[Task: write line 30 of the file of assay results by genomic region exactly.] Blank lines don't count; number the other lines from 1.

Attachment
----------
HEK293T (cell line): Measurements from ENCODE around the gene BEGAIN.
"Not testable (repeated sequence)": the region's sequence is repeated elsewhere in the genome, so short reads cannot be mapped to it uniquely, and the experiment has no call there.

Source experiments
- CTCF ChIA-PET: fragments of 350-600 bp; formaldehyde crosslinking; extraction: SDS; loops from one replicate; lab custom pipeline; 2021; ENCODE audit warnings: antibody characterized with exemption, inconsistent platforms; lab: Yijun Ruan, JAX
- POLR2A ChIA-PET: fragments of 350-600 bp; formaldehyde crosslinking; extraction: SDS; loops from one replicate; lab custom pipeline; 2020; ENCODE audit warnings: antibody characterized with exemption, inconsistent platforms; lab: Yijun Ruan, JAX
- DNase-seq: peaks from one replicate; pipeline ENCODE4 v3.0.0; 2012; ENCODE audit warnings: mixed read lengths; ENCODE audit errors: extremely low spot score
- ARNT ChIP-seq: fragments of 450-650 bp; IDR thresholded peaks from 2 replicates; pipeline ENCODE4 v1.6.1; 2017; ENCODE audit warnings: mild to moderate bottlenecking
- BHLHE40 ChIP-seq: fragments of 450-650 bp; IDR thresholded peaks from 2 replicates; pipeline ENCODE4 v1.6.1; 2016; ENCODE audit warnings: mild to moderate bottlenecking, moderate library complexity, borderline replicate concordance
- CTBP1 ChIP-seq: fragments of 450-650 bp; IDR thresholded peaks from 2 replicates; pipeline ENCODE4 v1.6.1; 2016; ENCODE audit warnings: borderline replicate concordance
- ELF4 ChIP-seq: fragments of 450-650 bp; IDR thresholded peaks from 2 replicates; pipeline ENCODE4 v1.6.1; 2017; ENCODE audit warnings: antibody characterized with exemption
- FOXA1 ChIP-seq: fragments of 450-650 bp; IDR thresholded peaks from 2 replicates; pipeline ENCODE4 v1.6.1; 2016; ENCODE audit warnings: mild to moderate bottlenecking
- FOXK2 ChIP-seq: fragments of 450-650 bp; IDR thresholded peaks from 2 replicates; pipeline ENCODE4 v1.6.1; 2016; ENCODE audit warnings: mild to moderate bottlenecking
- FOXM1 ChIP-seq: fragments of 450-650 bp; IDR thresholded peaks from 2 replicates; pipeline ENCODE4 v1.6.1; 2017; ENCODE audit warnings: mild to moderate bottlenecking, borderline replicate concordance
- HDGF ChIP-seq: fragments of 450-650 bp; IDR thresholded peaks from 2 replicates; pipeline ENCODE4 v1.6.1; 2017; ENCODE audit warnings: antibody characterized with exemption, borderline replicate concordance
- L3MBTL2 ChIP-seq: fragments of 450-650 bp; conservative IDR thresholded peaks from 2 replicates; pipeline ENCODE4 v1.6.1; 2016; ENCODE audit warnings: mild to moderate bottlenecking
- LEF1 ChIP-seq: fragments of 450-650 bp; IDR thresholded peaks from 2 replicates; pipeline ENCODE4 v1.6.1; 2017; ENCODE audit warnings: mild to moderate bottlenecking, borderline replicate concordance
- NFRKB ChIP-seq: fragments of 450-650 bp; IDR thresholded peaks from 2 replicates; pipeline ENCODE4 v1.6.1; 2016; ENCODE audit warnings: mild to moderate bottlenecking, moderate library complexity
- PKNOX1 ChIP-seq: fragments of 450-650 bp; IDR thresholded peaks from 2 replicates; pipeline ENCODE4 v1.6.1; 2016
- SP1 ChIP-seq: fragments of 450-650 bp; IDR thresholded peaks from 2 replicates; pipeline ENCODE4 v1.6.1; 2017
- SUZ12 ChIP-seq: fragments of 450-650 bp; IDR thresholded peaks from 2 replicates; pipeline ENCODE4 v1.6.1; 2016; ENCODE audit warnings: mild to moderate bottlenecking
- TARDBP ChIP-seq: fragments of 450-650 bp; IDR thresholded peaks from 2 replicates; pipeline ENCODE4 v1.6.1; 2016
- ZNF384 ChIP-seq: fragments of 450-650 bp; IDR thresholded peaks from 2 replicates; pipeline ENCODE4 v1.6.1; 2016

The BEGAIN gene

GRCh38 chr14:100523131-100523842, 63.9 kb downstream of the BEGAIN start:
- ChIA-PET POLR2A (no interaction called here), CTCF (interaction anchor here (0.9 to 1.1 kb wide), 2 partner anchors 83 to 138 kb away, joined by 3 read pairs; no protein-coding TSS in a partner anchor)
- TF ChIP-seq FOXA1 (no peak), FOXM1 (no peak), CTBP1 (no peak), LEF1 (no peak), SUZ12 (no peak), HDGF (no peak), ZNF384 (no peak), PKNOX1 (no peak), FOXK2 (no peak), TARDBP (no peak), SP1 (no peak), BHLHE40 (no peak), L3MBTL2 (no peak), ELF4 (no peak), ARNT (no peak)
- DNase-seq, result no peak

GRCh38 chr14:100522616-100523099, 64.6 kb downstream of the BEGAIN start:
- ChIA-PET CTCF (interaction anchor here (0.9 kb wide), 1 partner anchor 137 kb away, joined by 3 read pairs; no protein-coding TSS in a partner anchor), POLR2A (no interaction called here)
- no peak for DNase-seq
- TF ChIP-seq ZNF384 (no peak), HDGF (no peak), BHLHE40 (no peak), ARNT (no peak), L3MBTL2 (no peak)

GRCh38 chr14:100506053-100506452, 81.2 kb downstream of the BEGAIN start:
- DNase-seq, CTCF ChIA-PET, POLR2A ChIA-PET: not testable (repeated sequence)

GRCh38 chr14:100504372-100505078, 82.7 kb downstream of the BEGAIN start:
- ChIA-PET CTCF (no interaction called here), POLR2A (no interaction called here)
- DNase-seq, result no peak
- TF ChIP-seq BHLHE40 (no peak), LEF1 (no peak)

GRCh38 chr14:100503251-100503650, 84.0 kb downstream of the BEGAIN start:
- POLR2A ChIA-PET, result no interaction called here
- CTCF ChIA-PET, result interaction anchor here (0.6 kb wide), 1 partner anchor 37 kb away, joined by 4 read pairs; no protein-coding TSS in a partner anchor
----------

- no peak for DNase-seq